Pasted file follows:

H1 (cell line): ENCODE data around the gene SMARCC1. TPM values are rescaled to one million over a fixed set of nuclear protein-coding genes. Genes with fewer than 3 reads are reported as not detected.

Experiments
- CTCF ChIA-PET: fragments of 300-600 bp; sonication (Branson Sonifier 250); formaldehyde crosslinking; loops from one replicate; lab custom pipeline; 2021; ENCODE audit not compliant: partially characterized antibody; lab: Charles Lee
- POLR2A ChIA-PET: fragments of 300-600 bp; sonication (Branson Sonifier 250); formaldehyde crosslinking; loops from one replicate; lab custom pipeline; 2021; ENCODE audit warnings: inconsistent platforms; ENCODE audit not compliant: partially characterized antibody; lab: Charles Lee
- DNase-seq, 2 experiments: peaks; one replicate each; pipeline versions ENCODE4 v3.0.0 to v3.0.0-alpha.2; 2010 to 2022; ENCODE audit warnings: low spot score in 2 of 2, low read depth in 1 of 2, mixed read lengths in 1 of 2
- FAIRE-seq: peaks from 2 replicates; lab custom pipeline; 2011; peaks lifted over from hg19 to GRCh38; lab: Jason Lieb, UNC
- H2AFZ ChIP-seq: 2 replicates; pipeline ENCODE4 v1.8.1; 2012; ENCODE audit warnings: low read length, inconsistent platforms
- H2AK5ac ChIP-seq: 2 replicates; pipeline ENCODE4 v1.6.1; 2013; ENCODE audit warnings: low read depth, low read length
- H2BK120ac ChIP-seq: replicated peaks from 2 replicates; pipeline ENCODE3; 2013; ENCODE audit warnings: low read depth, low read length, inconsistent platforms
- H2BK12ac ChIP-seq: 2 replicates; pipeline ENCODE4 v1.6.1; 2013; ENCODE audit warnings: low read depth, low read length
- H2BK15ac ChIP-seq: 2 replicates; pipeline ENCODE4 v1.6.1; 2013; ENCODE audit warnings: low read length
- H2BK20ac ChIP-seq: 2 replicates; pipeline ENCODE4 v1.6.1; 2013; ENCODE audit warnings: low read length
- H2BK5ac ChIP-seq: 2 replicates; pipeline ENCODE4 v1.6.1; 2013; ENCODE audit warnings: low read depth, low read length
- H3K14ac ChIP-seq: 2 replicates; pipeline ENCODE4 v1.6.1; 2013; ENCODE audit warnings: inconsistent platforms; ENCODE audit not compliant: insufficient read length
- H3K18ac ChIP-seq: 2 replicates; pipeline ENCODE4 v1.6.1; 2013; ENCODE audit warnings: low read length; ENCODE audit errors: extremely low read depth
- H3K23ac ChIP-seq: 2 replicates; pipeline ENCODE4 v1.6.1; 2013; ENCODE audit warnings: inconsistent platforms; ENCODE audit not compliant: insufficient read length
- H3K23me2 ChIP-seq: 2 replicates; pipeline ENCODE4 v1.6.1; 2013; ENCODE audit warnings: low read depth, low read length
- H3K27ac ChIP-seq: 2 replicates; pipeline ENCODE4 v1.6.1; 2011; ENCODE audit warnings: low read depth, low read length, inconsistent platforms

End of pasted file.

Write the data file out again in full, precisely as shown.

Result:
H1 (cell line): ENCODE data around the gene SMARCC1. TPM values are rescaled to one million over a fixed set of nuclear protein-coding genes. Genes with fewer than 3 reads are reported as not detected.

Experiments
- CTCF ChIA-PET: fragments of 300-600 bp; sonication (Branson Sonifier 250); formaldehyde crosslinking; loops from one replicate; lab custom pipeline; 2021; ENCODE audit not compliant: partially characterized antibody; lab: Charles Lee
- POLR2A ChIA-PET: fragments of 300-600 bp; sonication (Branson Sonifier 250); formaldehyde crosslinking; loops from one replicate; lab custom pipeline; 2021; ENCODE audit warnings: inconsistent platforms; ENCODE audit not compliant: partially characterized antibody; lab: Charles Lee
- DNase-seq, 2 experiments: peaks; one replicate each; pipeline versions ENCODE4 v3.0.0 to v3.0.0-alpha.2; 2010 to 2022; ENCODE audit warnings: low spot score in 2 of 2, low read depth in 1 of 2, mixed read lengths in 1 of 2
- FAIRE-seq: peaks from 2 replicates; lab custom pipeline; 2011; peaks lifted over from hg19 to GRCh38; lab: Jason Lieb, UNC
- H2AFZ ChIP-seq: 2 replicates; pipeline ENCODE4 v1.8.1; 2012; ENCODE audit warnings: low read length, inconsistent platforms
- H2AK5ac ChIP-seq: 2 replicates; pipeline ENCODE4 v1.6.1; 2013; ENCODE audit warnings: low read depth, low read length
- H2BK120ac ChIP-seq: replicated peaks from 2 replicates; pipeline ENCODE3; 2013; ENCODE audit warnings: low read depth, low read length, inconsistent platforms
- H2BK12ac ChIP-seq: 2 replicates; pipeline ENCODE4 v1.6.1; 2013; ENCODE audit warnings: low read depth, low read length
- H2BK15ac ChIP-seq: 2 replicates; pipeline ENCODE4 v1.6.1; 2013; ENCODE audit warnings: low read length
- H2BK20ac ChIP-seq: 2 replicates; pipeline ENCODE4 v1.6.1; 2013; ENCODE audit warnings: low read length
- H2BK5ac ChIP-seq: 2 replicates; pipeline ENCODE4 v1.6.1; 2013; ENCODE audit warnings: low read depth, low read length
- H3K14ac ChIP-seq: 2 replicates; pipeline ENCODE4 v1.6.1; 2013; ENCODE audit warnings: inconsistent platforms; ENCODE audit not compliant: insufficient read length
- H3K18ac ChIP-seq: 2 replicates; pipeline ENCODE4 v1.6.1; 2013; ENCODE audit warnings: low read length; ENCODE audit errors: extremely low read depth
- H3K23ac ChIP-seq: 2 replicates; pipeline ENCODE4 v1.6.1; 2013; ENCODE audit warnings: inconsistent platforms; ENCODE audit not compliant: insufficient read length
- H3K23me2 ChIP-seq: 2 replicates; pipeline ENCODE4 v1.6.1; 2013; ENCODE audit warnings: low read depth, low read length
- H3K27ac ChIP-seq: 2 replicates; pipeline ENCODE4 v1.6.1; 2011; ENCODE audit warnings: low read depth, low read length, inconsistent platforms